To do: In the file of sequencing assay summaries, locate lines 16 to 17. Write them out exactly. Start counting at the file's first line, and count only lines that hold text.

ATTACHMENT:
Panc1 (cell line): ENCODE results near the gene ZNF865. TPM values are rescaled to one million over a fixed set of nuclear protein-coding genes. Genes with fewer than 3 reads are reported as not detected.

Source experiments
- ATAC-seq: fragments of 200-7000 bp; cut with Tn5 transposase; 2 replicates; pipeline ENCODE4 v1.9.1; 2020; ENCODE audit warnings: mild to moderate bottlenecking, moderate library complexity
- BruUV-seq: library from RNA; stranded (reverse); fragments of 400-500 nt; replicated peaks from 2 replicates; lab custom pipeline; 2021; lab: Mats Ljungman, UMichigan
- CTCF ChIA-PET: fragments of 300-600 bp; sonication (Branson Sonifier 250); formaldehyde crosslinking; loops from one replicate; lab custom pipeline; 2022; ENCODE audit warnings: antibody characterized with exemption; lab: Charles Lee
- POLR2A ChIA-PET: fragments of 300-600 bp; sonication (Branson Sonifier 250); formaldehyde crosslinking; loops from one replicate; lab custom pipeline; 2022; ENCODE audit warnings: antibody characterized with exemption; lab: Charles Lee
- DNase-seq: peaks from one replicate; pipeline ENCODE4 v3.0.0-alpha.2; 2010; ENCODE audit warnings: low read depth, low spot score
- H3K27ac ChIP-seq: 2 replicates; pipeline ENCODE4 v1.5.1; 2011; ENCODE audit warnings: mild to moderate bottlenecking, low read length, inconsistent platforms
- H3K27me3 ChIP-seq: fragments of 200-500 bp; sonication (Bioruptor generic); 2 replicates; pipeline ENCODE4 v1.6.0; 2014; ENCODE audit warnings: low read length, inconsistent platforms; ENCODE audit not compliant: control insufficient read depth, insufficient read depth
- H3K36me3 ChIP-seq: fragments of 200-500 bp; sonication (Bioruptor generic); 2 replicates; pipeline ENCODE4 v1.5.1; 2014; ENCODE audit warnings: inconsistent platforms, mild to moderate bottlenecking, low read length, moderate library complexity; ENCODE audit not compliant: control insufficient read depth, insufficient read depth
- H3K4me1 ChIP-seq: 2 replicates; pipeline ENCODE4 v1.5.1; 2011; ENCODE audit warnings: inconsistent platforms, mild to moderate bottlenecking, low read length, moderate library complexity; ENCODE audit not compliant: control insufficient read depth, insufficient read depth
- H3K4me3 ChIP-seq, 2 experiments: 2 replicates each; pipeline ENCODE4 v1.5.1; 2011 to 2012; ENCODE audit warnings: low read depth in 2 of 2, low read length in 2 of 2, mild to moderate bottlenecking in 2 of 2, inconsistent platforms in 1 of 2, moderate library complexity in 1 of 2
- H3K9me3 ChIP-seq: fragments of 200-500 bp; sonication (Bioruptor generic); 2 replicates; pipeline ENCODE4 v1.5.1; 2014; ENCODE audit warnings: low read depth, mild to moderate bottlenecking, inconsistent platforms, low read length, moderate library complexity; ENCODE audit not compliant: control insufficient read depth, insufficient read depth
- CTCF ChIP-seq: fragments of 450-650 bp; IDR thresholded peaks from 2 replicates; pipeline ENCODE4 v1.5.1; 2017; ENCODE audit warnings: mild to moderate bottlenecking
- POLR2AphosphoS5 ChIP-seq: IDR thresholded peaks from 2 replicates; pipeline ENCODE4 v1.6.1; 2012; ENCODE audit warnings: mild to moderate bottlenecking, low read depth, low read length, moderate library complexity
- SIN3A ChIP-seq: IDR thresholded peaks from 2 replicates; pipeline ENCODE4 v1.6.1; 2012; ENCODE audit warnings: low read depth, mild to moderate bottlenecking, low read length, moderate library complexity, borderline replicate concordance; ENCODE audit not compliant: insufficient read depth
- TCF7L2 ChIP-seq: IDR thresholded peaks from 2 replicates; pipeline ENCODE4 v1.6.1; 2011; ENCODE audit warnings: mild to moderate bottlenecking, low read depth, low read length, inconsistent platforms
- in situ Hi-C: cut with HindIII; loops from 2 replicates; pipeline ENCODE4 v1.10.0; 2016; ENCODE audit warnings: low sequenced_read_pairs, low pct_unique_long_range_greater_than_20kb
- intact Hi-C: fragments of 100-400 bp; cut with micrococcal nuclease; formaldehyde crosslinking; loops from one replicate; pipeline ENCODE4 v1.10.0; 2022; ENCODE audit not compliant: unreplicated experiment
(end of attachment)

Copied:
- SIN3A ChIP-seq: IDR thresholded peaks from 2 replicates; pipeline ENCODE4 v1.6.1; 2012; ENCODE audit warnings: low read depth, mild to moderate bottlenecking, low read length, moderate library complexity, borderline replicate concordance; ENCODE audit not compliant: insufficient read depth
- TCF7L2 ChIP-seq: IDR thresholded peaks from 2 replicates; pipeline ENCODE4 v1.6.1; 2011; ENCODE audit warnings: mild to moderate bottlenecking, low read depth, low read length, inconsistent platforms